In February 2016, Georgia legislators passed HB 757, a bill that legalized discrimination against the LGBTQ community, and would forever damage the reputation and welcoming and tolerant environment the state of Georgia had established over the past four decades. Our objective was to encourage voters to speak up against this legislation, and tell Georgia Governor Nathan Deal, the only person left standing between HB 757 becoming a law, to veto this bill. Because of the urgency of the situation, and the fact that the bill could be signed any day, we had to incite a large public response immediately.
To show the gravity and potential impact of this discriminatory legislation, we wanted to show people what the future of hate looked like in Georgia if HB 757 became law. To do so, we created a fake online sign company, 4A Graphics of Georgia, that offered a huge selection of discrimination signs available for sale. While the bill was a direct attack on the LGBTQ community, the entire range of discrimination signs on the company's site would be valid and legal under HB757. When a sign promoting legalized hate was clicked on, a new sign was revealed showing Governor Nathan Deal's contact information with a message to urge him to veto this bill.
We promoted the company through hundreds and hundreds of flier drops around Atlanta, wild postings, Craigslist and other free local business listing websites. We set up social media accounts facetiously offering our signs to supporters of the hate bill, including the bill's primary author, Georgia Senator Josh McKoon, as well as a company phone number and voicemail to receive angry complaints. All tweets were hash-tagged 'HB757' for maximum exposure.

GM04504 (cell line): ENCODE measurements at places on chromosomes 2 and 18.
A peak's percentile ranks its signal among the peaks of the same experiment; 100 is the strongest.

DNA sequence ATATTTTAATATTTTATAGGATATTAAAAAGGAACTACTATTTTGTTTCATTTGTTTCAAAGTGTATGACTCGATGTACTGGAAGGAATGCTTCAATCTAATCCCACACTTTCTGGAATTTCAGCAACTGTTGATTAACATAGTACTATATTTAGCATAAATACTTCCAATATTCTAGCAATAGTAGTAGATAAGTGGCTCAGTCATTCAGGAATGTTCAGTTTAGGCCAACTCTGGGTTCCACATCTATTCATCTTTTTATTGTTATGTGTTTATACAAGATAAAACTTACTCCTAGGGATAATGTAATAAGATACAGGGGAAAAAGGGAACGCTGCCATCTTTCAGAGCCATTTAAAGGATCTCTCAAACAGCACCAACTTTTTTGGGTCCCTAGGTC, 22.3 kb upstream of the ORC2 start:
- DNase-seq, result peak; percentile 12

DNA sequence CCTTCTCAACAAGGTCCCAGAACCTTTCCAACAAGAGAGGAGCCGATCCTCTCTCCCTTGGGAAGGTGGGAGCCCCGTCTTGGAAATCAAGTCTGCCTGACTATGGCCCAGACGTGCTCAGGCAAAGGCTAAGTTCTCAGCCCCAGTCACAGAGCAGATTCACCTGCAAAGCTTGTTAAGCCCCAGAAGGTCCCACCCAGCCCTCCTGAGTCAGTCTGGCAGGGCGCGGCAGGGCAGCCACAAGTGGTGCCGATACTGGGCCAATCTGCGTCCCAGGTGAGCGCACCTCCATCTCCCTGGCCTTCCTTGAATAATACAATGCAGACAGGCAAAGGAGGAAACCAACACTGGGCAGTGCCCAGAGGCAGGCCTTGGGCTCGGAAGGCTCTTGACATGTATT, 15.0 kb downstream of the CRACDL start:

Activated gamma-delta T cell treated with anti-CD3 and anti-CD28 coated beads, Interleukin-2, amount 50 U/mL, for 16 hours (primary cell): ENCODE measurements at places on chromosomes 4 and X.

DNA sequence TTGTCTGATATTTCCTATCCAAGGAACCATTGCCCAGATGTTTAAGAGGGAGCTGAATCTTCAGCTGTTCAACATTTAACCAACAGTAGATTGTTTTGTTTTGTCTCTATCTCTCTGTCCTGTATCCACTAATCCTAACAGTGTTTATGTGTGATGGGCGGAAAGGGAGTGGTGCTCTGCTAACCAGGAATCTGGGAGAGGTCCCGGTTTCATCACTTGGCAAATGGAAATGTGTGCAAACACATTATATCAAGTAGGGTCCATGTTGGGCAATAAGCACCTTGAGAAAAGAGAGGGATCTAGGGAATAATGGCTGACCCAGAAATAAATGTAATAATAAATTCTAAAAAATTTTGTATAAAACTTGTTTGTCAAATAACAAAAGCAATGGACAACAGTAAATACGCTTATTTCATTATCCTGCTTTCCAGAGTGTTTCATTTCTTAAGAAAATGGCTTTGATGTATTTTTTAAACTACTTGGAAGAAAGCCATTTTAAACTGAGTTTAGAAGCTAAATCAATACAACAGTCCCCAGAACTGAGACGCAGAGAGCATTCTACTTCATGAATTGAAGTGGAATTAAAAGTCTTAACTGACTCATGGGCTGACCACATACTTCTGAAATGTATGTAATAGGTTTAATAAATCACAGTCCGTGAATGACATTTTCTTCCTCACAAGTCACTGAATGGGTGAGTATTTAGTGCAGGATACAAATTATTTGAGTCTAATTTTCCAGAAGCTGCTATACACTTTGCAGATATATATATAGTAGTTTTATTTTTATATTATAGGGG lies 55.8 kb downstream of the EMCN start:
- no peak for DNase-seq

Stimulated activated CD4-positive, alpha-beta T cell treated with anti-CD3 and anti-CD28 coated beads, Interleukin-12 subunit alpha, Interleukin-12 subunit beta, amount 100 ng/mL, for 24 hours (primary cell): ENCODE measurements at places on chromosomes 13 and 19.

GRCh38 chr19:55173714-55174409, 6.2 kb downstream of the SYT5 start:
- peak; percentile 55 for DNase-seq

We wanted to get Georgia voters and political and social influencers around the country angry enough to share these 'future of hate' discrimination signs through social media to amplify the discussion and outrage around HB 757. These signs were intended to harken back to the days of segregation and Jim Crow laws that legalized discrimination against African Americans.
Social media and news outlets lit up after the fliers hit the streets. People were outraged. The site received over 52,000 hits on our first day and hundreds of angry voicemails. Major news outlets picked up the story and began broadcasting the signs, earning 2M additional media impressions, and web traffic from more than 55 countries, with a 23% return rate for visitors. On social media, our signs were shared, viewed and retweeted more than 1.7 million times by citizens, celebrities and influential CEO's like Marc Benioff of Salesforce and Paul Polman of Unilever. Our website generated 8K clicks-throughs allowing site visitors to send Governor Nathan Deal an email urging him to veto HB 757. The campaign also raised thousands of dollars for Lost N Found, a nonprofit providing shelter and support for homeless LGBTQ teens. Most importantly, the Governor vetoed the bill.
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